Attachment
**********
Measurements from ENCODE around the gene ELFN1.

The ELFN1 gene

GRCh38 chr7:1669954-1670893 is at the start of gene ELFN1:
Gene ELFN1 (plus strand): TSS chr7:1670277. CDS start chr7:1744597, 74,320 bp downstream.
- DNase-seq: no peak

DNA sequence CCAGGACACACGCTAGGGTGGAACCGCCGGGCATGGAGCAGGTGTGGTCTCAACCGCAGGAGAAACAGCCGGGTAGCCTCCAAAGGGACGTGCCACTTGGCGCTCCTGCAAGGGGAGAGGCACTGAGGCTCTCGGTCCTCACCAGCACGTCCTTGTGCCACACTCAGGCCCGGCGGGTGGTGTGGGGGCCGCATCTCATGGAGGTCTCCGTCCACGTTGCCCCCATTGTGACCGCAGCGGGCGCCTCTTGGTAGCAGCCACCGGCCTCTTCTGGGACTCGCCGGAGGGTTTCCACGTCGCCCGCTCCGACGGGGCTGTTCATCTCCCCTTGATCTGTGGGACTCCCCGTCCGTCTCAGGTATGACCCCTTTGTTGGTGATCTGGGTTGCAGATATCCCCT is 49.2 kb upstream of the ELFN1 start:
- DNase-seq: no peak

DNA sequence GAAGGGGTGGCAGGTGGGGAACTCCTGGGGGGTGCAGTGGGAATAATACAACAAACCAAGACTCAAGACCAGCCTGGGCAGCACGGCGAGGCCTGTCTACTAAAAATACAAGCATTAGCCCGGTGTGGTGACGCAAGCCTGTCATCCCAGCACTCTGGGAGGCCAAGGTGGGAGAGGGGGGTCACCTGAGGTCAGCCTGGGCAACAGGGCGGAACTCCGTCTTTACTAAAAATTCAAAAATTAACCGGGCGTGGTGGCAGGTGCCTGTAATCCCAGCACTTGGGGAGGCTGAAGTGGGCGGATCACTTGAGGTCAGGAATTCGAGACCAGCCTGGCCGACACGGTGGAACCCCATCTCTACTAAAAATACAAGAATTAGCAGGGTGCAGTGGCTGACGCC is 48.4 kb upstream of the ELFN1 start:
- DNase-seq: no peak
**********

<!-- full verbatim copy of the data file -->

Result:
Measurements from ENCODE around the gene ELFN1.

The ELFN1 gene

GRCh38 chr7:1669954-1670893 is at the start of gene ELFN1:
Gene ELFN1 (plus strand): TSS chr7:1670277. CDS start chr7:1744597, 74,320 bp downstream.
- DNase-seq: no peak

DNA sequence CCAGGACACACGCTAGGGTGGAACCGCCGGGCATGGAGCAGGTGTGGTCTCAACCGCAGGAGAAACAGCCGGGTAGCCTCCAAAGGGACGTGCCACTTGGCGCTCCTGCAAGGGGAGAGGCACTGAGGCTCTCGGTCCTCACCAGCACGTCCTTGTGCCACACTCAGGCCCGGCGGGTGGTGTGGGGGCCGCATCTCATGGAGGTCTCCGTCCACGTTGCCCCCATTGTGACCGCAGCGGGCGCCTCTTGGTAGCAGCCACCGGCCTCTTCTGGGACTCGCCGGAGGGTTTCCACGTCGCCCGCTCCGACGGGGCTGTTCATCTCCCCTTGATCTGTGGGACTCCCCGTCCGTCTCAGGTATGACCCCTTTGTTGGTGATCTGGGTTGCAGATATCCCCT is 49.2 kb upstream of the ELFN1 start:
- DNase-seq: no peak

DNA sequence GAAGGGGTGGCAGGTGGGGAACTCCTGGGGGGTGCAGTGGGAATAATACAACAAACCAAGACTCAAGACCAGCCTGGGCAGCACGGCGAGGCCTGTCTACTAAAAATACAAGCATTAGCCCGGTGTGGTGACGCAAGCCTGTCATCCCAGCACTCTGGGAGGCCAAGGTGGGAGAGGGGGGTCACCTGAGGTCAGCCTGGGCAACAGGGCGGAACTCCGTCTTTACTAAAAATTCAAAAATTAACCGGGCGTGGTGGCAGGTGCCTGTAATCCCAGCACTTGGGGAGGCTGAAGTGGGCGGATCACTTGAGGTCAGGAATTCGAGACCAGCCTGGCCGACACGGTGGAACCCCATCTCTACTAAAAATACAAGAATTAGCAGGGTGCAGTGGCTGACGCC is 48.4 kb upstream of the ELFN1 start:
- DNase-seq: no peak